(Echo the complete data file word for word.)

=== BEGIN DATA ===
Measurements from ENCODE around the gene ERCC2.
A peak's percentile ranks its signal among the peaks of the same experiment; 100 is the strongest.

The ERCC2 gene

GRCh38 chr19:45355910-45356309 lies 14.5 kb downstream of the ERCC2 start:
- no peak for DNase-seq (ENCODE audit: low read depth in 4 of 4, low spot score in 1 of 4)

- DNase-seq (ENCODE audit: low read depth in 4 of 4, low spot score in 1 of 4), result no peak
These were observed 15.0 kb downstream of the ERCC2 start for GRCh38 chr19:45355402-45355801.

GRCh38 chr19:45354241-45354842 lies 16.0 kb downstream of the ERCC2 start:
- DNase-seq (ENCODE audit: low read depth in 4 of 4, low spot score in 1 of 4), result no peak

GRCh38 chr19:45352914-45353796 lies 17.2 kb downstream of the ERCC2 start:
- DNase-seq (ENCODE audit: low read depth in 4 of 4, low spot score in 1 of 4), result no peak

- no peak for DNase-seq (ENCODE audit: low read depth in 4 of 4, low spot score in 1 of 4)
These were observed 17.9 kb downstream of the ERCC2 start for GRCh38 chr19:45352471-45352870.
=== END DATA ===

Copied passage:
Measurements from ENCODE around the gene ERCC2.
A peak's percentile ranks its signal among the peaks of the same experiment; 100 is the strongest.

The ERCC2 gene

GRCh38 chr19:45355910-45356309 lies 14.5 kb downstream of the ERCC2 start:
- no peak for DNase-seq (ENCODE audit: low read depth in 4 of 4, low spot score in 1 of 4)

- DNase-seq (ENCODE audit: low read depth in 4 of 4, low spot score in 1 of 4), result no peak
These were observed 15.0 kb downstream of the ERCC2 start for GRCh38 chr19:45355402-45355801.

GRCh38 chr19:45354241-45354842 lies 16.0 kb downstream of the ERCC2 start:
- DNase-seq (ENCODE audit: low read depth in 4 of 4, low spot score in 1 of 4), result no peak

GRCh38 chr19:45352914-45353796 lies 17.2 kb downstream of the ERCC2 start:
- DNase-seq (ENCODE audit: low read depth in 4 of 4, low spot score in 1 of 4), result no peak

- no peak for DNase-seq (ENCODE audit: low read depth in 4 of 4, low spot score in 1 of 4)
These were observed 17.9 kb downstream of the ERCC2 start for GRCh38 chr19:45352471-45352870.